Uhuru’s presidential address was one of the most-watched speeches of all time. Many turned on their television sets looking forward to a return to normalcy, a wish that was however not granted. Citing reasons to why Kenyans would not go back to their normal lives, was the sorry state of the health care in counties. – By Gerald Gekara
When it was introduced in the 2010 Consitution, Devolution was touted as the ultimate game changer in combating the overburdening of city resources, encouraging more and more Kenyans to seek top class health care services from their home counties.
Fast forward to 10 years, little strides have been made. How do we know this? The Coronavirus pandemic has proved to be the ultimate litmus test for every country’s health care system, and for Kenya, not much can be written home.
During the Presidential Address, President Uhuru Kenyatta outlined the reason as to why the state cannot resume normalcy. Among the key talking points was the state of county health care facilities, and their inability to handle an influx of critical patients.
Citing Siaya County, the president indicated that the county, who’s leader is coincidentally a brother to Health CAS Patrick Amoth, had only 10 ICU beds, as opposed to the minimum threshold of atleast 300 isolation beds.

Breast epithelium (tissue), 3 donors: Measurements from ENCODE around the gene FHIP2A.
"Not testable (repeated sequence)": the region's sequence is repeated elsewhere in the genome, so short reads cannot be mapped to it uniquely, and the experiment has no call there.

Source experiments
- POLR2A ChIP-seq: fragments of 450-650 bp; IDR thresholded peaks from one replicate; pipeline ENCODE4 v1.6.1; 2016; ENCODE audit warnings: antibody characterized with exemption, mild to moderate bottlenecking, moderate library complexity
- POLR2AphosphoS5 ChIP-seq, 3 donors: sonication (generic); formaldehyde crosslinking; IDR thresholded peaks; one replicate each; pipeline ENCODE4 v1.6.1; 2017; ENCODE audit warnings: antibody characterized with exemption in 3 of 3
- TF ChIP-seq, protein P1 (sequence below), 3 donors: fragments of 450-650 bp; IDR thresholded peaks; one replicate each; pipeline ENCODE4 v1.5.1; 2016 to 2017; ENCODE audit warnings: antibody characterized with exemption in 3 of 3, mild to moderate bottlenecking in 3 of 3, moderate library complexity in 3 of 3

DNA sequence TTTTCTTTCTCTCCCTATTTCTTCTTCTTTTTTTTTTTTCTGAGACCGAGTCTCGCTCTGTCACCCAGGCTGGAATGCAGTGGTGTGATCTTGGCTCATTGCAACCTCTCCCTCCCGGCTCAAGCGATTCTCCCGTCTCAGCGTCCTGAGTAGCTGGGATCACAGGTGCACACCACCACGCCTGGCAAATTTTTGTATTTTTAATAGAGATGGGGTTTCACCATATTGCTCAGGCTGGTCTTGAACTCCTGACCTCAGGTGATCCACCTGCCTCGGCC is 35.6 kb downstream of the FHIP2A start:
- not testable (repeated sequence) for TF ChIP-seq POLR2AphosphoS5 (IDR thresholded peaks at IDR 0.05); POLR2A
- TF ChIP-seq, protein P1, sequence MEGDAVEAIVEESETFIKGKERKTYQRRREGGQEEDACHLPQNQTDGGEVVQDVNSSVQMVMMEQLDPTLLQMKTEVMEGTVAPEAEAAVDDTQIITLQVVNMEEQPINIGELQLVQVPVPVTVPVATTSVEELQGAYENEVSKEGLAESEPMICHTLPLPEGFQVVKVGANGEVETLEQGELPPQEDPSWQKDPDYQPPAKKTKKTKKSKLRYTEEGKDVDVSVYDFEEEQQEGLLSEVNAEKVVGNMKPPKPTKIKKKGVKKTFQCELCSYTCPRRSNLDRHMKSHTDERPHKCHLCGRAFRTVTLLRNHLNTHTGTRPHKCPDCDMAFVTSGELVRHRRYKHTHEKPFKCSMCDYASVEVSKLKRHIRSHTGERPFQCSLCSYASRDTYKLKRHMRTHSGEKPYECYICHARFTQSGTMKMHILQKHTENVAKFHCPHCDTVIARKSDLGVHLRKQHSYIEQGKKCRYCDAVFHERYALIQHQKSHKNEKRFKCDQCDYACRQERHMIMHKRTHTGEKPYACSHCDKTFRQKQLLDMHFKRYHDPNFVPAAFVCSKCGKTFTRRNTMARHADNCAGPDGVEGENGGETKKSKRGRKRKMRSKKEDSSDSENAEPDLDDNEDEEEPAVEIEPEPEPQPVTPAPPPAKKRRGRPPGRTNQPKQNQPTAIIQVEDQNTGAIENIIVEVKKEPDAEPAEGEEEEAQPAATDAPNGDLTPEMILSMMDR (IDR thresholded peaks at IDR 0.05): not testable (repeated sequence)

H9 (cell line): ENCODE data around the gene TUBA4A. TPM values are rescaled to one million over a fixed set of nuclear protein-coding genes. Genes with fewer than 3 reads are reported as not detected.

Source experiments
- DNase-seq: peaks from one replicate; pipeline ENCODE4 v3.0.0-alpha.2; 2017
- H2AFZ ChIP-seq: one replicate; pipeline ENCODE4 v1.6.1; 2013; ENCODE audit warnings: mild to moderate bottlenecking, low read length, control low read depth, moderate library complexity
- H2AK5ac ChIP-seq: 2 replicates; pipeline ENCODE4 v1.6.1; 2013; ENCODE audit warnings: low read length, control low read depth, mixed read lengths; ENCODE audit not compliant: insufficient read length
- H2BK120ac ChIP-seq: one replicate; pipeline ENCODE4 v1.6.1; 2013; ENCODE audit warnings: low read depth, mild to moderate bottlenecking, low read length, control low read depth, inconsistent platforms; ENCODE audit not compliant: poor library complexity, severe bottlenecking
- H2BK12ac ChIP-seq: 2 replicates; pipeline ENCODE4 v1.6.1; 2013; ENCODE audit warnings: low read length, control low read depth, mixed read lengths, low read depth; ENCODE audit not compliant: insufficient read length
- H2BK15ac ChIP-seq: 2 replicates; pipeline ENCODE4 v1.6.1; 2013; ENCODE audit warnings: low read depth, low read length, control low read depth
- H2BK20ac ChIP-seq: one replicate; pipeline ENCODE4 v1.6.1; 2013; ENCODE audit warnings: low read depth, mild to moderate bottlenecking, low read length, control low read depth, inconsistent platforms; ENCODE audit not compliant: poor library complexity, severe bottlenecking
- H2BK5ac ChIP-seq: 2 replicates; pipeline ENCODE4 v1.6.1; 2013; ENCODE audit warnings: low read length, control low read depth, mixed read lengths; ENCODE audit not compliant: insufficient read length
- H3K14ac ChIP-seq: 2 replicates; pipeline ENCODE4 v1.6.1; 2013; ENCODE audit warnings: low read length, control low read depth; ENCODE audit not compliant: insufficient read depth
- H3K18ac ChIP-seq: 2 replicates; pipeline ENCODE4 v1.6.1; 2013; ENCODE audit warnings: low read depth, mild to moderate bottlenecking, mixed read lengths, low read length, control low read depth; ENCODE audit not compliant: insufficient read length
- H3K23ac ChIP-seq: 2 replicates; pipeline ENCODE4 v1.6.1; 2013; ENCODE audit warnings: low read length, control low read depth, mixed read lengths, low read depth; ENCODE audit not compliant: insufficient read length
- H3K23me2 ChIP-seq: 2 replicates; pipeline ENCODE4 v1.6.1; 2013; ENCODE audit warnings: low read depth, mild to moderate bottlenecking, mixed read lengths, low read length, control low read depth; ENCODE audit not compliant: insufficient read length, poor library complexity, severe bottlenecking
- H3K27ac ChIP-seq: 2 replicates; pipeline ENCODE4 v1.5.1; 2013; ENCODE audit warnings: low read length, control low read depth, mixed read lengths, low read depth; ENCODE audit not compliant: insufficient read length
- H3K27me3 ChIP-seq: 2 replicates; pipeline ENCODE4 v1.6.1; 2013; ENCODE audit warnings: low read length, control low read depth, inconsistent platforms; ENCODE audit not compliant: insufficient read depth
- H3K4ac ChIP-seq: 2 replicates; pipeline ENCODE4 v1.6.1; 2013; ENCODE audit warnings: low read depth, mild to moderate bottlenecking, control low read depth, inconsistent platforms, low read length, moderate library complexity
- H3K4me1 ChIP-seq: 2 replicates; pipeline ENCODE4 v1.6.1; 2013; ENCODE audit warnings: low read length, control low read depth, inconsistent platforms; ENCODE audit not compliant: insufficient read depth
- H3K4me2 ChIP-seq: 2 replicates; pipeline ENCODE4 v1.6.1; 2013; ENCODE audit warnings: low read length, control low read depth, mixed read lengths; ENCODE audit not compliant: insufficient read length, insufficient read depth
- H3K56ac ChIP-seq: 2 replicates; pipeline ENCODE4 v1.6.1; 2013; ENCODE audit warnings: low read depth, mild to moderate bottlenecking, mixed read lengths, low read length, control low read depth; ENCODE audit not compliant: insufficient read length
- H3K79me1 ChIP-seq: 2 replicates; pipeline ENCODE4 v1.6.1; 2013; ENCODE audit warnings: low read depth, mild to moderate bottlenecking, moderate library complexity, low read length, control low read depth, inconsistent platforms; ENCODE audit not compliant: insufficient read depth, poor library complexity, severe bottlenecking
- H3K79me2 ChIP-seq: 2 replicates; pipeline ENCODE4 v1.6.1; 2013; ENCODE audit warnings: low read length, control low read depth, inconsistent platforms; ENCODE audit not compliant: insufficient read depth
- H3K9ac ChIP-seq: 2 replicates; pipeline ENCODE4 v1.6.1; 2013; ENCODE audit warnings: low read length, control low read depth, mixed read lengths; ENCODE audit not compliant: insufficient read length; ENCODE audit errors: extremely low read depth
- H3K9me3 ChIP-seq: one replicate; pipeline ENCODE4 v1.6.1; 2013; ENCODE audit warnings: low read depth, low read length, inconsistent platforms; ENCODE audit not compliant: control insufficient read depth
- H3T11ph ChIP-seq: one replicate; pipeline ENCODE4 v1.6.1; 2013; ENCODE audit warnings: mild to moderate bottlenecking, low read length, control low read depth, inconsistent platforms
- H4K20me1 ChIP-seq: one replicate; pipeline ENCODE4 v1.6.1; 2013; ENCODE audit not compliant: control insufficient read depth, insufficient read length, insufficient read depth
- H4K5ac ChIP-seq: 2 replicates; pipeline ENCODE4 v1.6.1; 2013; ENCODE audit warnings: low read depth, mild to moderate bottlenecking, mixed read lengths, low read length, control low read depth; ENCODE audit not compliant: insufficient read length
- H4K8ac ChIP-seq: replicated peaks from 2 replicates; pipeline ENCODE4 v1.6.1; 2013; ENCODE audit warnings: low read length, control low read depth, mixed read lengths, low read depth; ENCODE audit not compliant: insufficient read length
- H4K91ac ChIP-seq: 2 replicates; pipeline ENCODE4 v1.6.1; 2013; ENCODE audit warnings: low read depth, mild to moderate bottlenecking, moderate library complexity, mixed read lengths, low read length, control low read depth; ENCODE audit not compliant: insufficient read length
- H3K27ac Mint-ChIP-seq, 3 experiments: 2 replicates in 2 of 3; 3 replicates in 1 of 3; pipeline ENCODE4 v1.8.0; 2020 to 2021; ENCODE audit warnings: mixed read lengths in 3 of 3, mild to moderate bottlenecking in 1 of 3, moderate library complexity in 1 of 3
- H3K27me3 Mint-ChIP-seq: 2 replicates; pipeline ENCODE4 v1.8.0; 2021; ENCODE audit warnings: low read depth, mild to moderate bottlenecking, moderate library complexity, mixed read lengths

“Siaya for instance has a 10-bed isolation facility. Busia county has a 34-bed isolation facility that was full two days ago. If there is a surge in infections in the counties, the health care system will be overwhelmed…Are Kenyans ready to nurse COVID-19 patients at home?,” Uhuru asked.
According to state projections, the country has not yet attained its peak. The awaited option of reopening the economy would inturn inject unprecedented pressure on health care systems, which could end up collapsing.
“I have applied my mind to the different scenarios presented by our experts. And I have reconciled myself to the fact that to ‘open’ or not to ‘open’ up is not a dilemma between a right and a wrong. It is a dilemma between two rights,” Uhuru said.
According to a study released by the Kenya Medical Research Institute (KEMRI), Kenya urgently needs an additional 1,511 intensive care unit beds and 1,609 ventilators to cater for a possible one million Covid-19 cases.
However, the country has 537 ICU beds and 256 ventilators. Hardly half of what is required. The study also outlined that only 22 out of 47 counties have at least one ICU unit.
As counties gear up to visit the State House to present their levels of preparedness, Uhuru Kenyatta is expected to put to task Council of Governor’s chair Wycliffe Oparanya, who has been agitating for counties to receive more funds to prepare for Coronavirus.
“The question we must ponder is whether we have met this threshold in order to lift the restrictions. Have the cases of infections taken a down turn, for instance? And the answer is no. Nairobi and Mombasa are taking the lead with new infections,” President Uhuru said.